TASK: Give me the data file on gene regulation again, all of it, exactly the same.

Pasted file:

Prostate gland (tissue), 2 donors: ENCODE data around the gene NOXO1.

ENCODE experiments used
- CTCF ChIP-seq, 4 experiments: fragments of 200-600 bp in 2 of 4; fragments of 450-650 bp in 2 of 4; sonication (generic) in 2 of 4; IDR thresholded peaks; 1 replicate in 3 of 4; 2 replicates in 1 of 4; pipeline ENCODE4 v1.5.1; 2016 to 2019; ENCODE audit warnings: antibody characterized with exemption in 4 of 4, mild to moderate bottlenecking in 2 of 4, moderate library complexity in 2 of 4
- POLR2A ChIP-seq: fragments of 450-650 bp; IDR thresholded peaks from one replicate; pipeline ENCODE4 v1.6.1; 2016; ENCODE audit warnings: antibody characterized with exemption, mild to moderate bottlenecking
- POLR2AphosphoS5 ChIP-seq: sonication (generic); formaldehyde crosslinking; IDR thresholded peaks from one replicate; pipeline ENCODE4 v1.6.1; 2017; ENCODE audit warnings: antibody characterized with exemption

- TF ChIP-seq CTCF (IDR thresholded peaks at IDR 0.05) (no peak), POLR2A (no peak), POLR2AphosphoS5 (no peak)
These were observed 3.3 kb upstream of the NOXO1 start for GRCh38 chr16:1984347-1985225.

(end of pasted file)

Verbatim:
Prostate gland (tissue), 2 donors: ENCODE data around the gene NOXO1.

ENCODE experiments used
- CTCF ChIP-seq, 4 experiments: fragments of 200-600 bp in 2 of 4; fragments of 450-650 bp in 2 of 4; sonication (generic) in 2 of 4; IDR thresholded peaks; 1 replicate in 3 of 4; 2 replicates in 1 of 4; pipeline ENCODE4 v1.5.1; 2016 to 2019; ENCODE audit warnings: antibody characterized with exemption in 4 of 4, mild to moderate bottlenecking in 2 of 4, moderate library complexity in 2 of 4
- POLR2A ChIP-seq: fragments of 450-650 bp; IDR thresholded peaks from one replicate; pipeline ENCODE4 v1.6.1; 2016; ENCODE audit warnings: antibody characterized with exemption, mild to moderate bottlenecking
- POLR2AphosphoS5 ChIP-seq: sonication (generic); formaldehyde crosslinking; IDR thresholded peaks from one replicate; pipeline ENCODE4 v1.6.1; 2017; ENCODE audit warnings: antibody characterized with exemption

- TF ChIP-seq CTCF (IDR thresholded peaks at IDR 0.05) (no peak), POLR2A (no peak), POLR2AphosphoS5 (no peak)
These were observed 3.3 kb upstream of the NOXO1 start for GRCh38 chr16:1984347-1985225.